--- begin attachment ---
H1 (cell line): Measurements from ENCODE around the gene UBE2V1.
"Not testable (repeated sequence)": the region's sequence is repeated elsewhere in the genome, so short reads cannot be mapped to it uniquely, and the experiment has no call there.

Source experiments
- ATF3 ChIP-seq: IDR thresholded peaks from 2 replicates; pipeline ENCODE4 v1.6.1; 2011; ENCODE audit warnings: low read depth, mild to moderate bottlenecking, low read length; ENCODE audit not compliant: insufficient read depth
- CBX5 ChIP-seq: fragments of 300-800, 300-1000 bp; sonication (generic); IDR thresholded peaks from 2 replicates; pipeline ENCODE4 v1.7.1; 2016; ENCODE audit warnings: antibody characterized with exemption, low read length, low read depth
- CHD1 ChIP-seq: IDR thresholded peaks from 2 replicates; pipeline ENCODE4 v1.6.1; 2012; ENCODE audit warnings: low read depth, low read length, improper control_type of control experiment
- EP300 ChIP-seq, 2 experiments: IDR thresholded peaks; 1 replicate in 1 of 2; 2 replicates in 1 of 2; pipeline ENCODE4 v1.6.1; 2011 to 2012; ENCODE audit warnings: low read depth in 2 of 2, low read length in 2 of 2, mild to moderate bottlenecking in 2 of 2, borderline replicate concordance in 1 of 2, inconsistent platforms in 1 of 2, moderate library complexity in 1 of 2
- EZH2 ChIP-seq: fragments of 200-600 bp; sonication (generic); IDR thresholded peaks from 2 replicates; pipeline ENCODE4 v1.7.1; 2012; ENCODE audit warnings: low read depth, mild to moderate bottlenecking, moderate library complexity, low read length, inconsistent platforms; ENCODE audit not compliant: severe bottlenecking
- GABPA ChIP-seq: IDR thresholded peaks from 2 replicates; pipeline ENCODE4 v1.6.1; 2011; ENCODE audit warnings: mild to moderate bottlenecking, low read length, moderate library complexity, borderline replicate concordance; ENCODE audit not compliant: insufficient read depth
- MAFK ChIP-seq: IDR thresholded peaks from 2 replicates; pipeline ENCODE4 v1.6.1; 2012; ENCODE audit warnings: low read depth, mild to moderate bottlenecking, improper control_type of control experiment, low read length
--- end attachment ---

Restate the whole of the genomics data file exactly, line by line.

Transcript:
H1 (cell line): Measurements from ENCODE around the gene UBE2V1.
"Not testable (repeated sequence)": the region's sequence is repeated elsewhere in the genome, so short reads cannot be mapped to it uniquely, and the experiment has no call there.

Source experiments
- ATF3 ChIP-seq: IDR thresholded peaks from 2 replicates; pipeline ENCODE4 v1.6.1; 2011; ENCODE audit warnings: low read depth, mild to moderate bottlenecking, low read length; ENCODE audit not compliant: insufficient read depth
- CBX5 ChIP-seq: fragments of 300-800, 300-1000 bp; sonication (generic); IDR thresholded peaks from 2 replicates; pipeline ENCODE4 v1.7.1; 2016; ENCODE audit warnings: antibody characterized with exemption, low read length, low read depth
- CHD1 ChIP-seq: IDR thresholded peaks from 2 replicates; pipeline ENCODE4 v1.6.1; 2012; ENCODE audit warnings: low read depth, low read length, improper control_type of control experiment
- EP300 ChIP-seq, 2 experiments: IDR thresholded peaks; 1 replicate in 1 of 2; 2 replicates in 1 of 2; pipeline ENCODE4 v1.6.1; 2011 to 2012; ENCODE audit warnings: low read depth in 2 of 2, low read length in 2 of 2, mild to moderate bottlenecking in 2 of 2, borderline replicate concordance in 1 of 2, inconsistent platforms in 1 of 2, moderate library complexity in 1 of 2
- EZH2 ChIP-seq: fragments of 200-600 bp; sonication (generic); IDR thresholded peaks from 2 replicates; pipeline ENCODE4 v1.7.1; 2012; ENCODE audit warnings: low read depth, mild to moderate bottlenecking, moderate library complexity, low read length, inconsistent platforms; ENCODE audit not compliant: severe bottlenecking
- GABPA ChIP-seq: IDR thresholded peaks from 2 replicates; pipeline ENCODE4 v1.6.1; 2011; ENCODE audit warnings: mild to moderate bottlenecking, low read length, moderate library complexity, borderline replicate concordance; ENCODE audit not compliant: insufficient read depth
- MAFK ChIP-seq: IDR thresholded peaks from 2 replicates; pipeline ENCODE4 v1.6.1; 2012; ENCODE audit warnings: low read depth, mild to moderate bottlenecking, improper control_type of control experiment, low read length